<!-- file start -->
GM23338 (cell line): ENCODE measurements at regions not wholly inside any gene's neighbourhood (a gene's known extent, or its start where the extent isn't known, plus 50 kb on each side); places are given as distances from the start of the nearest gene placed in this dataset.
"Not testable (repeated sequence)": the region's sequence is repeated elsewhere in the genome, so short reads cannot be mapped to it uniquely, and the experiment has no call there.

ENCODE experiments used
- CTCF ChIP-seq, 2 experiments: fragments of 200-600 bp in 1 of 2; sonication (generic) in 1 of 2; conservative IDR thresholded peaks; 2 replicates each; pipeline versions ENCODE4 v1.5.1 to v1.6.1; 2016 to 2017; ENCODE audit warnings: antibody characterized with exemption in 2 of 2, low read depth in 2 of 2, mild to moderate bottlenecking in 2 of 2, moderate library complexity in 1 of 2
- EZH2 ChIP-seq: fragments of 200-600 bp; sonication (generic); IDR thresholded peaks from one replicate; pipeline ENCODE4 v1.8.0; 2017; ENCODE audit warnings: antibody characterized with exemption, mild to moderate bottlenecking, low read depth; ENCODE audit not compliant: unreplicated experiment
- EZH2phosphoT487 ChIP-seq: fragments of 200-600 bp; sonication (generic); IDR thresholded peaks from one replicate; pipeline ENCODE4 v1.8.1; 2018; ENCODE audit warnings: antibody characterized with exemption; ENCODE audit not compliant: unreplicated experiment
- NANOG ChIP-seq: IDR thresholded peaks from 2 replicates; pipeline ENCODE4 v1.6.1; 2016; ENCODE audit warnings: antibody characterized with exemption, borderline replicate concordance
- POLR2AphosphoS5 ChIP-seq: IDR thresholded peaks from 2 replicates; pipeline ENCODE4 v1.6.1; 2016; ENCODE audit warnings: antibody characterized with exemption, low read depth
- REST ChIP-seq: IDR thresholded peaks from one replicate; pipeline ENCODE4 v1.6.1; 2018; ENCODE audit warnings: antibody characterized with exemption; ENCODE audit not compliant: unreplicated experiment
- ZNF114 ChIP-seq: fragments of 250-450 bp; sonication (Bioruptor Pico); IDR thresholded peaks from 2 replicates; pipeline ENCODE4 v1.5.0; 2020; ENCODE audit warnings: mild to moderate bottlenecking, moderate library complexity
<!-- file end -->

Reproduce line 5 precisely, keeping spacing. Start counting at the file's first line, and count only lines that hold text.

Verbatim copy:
- EZH2 ChIP-seq: fragments of 200-600 bp; sonication (generic); IDR thresholded peaks from one replicate; pipeline ENCODE4 v1.8.0; 2017; ENCODE audit warnings: antibody characterized with exemption, mild to moderate bottlenecking, low read depth; ENCODE audit not compliant: unreplicated experiment